If you like to hit up popular restaurants in town, you might want to hear this. Dr. Deena Hinshaw announced on Tuesday, June 30, that four restaurants in Edmonton are the sites of COVID-19 outbreaks. People who have visited the restaurants recently are being told to get tested for the disease.
In her most recent update, Dr. Deena Hinshaw, the Chief Medical Officer Of Health, identified the four restaurants in question.
"Today we are listing new outbreaks linked to four restaurants in Edmonton: the Greta Bar, Earl's Tin Palace, the Pint, and Local on Jasper Ave.," she said.
In mid-June, three of the four restaurants had announced that they were shutting down temporarily due to either their employees or a recent guest testing positive for COVID-19.
According to the Calgary Herald, Greta Bar has confirmed 15 infections.
Whereas 10 and nine cases of COVID-19 have been linked to the Downtown locations of the Pint and Local respectively. Earls' Tin Palace has been the source of six cases.
Altogether, that adds up to 40 new cases of COVID-19 recently.
Dr. Hinshaw added in her update, "We are encouraging anyone who attended any of those locations in the last two weeks to get tested."
She said that the restaurants have done well in trying to contain the outbreak. Alberta Health Services is also working closely with them to "facilitate testing."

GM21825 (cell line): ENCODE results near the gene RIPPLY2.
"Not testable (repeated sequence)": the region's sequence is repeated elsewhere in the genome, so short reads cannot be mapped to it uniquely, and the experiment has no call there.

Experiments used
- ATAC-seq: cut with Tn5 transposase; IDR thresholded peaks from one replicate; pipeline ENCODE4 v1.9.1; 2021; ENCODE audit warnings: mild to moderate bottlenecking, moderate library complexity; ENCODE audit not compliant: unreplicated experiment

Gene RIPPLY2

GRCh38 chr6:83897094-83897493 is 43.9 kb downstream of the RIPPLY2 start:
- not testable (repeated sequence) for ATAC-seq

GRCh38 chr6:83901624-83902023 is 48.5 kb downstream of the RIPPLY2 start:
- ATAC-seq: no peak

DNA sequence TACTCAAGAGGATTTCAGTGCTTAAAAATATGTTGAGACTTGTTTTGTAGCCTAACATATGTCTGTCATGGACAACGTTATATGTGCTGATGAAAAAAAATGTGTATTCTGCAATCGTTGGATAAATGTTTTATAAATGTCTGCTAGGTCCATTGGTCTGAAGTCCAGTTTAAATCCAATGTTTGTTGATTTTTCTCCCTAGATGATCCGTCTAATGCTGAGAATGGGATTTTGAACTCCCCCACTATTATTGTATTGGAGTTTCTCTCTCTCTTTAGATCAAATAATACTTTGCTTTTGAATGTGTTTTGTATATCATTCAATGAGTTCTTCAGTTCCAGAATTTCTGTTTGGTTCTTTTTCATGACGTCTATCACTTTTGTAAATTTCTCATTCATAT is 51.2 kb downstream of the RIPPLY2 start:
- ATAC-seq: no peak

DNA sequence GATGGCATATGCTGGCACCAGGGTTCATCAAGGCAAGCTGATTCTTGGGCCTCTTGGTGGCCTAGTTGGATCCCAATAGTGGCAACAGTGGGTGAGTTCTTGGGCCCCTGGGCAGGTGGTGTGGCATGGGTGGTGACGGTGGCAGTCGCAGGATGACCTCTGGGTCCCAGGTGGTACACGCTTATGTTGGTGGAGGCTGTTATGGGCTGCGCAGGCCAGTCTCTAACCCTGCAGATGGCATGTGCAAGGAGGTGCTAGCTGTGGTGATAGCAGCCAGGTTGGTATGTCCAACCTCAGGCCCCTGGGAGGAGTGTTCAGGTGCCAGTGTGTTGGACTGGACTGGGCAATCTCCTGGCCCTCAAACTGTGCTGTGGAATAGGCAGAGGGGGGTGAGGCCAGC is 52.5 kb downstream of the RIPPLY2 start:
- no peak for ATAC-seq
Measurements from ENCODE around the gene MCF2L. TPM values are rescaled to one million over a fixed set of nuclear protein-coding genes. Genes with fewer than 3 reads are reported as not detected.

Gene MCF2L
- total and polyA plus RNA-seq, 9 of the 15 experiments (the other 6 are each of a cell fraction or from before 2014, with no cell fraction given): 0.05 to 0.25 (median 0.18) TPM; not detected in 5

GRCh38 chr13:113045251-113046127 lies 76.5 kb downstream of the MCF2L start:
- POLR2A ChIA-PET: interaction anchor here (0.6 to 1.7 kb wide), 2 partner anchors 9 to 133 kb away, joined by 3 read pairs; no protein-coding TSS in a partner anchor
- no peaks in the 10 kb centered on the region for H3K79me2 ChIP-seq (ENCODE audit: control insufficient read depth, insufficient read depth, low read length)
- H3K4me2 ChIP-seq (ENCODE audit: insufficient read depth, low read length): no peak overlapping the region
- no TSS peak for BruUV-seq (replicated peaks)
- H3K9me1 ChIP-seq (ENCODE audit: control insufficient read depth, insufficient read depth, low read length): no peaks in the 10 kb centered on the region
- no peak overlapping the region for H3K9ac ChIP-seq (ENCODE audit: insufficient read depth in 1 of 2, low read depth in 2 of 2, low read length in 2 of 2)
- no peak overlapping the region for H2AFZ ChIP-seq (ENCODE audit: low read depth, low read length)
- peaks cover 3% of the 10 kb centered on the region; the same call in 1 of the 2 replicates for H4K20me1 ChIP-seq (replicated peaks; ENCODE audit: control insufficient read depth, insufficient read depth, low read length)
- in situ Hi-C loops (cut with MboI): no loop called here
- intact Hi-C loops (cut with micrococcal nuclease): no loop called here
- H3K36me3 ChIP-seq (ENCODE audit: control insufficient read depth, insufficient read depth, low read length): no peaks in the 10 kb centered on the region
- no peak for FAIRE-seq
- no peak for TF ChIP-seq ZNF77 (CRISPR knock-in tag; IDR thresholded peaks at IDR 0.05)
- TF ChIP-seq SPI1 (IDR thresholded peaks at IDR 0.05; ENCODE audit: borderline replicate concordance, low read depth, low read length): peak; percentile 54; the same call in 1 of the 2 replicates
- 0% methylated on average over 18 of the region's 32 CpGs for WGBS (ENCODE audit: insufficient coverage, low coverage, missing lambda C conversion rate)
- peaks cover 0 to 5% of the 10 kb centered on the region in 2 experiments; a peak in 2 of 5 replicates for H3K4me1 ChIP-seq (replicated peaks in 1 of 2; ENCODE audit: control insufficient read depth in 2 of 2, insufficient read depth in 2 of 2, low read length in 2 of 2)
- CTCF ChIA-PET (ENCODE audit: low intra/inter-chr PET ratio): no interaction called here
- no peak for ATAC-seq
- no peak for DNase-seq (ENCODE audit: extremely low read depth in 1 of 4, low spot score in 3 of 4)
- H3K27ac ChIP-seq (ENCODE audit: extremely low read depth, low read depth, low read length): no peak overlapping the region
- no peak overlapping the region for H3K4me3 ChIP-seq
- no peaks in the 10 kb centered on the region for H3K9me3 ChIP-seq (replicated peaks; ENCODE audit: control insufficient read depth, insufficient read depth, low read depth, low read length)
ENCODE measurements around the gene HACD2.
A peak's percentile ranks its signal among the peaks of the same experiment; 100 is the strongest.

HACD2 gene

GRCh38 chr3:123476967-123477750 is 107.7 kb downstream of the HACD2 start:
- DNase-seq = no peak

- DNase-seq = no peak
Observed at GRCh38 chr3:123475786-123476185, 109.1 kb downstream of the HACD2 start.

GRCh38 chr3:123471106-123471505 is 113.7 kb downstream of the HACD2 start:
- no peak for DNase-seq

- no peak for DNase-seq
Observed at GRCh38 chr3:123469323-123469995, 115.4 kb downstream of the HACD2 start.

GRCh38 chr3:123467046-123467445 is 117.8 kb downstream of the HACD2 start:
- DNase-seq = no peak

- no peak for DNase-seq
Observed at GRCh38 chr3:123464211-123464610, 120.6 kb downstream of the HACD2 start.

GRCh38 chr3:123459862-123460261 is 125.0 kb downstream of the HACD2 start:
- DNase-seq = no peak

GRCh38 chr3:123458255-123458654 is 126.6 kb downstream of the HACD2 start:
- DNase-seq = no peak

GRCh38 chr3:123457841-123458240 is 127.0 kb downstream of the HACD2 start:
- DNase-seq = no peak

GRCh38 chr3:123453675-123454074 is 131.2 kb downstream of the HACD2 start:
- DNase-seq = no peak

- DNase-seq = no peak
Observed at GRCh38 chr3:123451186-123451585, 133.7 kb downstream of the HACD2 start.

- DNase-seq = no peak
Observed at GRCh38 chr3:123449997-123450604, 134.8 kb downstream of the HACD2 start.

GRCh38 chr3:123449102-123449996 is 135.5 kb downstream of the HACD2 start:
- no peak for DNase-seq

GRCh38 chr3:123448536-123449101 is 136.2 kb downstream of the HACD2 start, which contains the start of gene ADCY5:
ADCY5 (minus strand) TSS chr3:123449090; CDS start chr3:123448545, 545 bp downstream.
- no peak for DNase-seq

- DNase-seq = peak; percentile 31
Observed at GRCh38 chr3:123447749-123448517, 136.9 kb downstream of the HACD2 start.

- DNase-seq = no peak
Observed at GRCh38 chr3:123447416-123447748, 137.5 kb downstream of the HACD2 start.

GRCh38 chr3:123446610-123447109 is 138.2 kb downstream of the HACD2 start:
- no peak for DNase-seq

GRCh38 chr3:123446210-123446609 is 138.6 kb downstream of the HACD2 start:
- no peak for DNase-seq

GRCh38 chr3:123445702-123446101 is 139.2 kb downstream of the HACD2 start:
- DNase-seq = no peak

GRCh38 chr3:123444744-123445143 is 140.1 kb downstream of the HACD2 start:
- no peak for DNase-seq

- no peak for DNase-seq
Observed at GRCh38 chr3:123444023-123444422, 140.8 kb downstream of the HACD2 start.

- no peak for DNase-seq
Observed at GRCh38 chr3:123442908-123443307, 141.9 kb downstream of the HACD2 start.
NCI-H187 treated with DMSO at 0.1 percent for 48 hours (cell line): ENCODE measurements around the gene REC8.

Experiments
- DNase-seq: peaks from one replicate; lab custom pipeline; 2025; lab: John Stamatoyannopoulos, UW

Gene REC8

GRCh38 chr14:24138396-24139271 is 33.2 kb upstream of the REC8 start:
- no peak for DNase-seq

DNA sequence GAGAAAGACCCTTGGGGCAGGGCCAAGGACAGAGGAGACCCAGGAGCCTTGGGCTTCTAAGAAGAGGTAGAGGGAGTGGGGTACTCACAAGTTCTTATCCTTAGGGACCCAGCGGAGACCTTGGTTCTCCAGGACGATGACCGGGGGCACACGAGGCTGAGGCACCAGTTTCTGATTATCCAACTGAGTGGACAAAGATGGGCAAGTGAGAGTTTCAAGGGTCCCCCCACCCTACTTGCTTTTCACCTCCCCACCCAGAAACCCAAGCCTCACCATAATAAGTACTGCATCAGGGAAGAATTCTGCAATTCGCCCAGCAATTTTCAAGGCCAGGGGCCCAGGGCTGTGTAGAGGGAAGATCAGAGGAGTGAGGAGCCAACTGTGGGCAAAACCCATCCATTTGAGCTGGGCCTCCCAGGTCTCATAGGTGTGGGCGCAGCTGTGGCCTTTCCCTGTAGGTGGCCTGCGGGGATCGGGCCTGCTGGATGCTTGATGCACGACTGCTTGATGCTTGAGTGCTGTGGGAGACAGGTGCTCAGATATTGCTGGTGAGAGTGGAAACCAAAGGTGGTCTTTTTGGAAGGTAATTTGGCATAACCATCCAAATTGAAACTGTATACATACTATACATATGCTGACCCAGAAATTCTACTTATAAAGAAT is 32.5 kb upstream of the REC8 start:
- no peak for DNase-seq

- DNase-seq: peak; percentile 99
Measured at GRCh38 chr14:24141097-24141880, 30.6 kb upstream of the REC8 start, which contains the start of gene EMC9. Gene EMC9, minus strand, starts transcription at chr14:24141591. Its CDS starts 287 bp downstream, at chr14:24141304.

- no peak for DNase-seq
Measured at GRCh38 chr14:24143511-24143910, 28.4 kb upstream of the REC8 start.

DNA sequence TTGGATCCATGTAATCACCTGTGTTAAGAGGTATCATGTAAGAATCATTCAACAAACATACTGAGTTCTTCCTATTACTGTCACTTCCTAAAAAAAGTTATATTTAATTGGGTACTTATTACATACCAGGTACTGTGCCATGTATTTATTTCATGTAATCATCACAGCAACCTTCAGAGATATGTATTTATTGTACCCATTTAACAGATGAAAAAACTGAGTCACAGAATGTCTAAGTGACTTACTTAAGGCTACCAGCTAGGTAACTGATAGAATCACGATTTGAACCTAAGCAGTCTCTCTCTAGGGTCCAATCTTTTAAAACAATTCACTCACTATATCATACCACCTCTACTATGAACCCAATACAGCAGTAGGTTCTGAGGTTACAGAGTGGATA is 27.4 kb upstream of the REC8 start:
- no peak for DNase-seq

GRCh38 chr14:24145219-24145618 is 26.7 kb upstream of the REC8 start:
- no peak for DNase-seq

According to their social media pages, Greta Bar and The Pint have reopened. Greta told the public that they reopened on July 1.
"We would not reopen after our 14-day self-imposed closure if we weren't 100% confident that our team and our guests were returning to the safest environment possible," they said.
They also stated that all of their staff have tested negative for COVID-19.
Meanwhile, The Pint Downtown said on Instagram on June 25 that they received approval from public health officials to reopen as well. They also shared videos of their restaurant being sanitized.
Narcity has reached out to the Local and Earl's for comment and we will update this article when we receive a response.
According to the government, an outbreak is declared over when four weeks have gone one without recording a single new case. So the outbreaks listed by the Government of Alberta "have current transmission happening."